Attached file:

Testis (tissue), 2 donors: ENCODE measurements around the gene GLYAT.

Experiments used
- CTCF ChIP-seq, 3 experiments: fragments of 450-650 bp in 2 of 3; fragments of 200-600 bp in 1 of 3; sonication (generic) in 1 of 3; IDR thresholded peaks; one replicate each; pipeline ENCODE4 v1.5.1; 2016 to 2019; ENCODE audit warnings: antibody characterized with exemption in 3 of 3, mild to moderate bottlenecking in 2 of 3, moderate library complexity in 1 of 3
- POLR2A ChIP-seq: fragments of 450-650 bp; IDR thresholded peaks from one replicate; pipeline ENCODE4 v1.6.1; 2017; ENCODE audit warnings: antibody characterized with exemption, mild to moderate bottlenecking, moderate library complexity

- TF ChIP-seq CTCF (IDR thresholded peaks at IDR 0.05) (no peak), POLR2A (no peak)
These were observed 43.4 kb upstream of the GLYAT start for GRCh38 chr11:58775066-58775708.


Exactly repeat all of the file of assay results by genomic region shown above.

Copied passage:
Testis (tissue), 2 donors: ENCODE measurements around the gene GLYAT.

Experiments used
- CTCF ChIP-seq, 3 experiments: fragments of 450-650 bp in 2 of 3; fragments of 200-600 bp in 1 of 3; sonication (generic) in 1 of 3; IDR thresholded peaks; one replicate each; pipeline ENCODE4 v1.5.1; 2016 to 2019; ENCODE audit warnings: antibody characterized with exemption in 3 of 3, mild to moderate bottlenecking in 2 of 3, moderate library complexity in 1 of 3
- POLR2A ChIP-seq: fragments of 450-650 bp; IDR thresholded peaks from one replicate; pipeline ENCODE4 v1.6.1; 2017; ENCODE audit warnings: antibody characterized with exemption, mild to moderate bottlenecking, moderate library complexity

- TF ChIP-seq CTCF (IDR thresholded peaks at IDR 0.05) (no peak), POLR2A (no peak)
These were observed 43.4 kb upstream of the GLYAT start for GRCh38 chr11:58775066-58775708.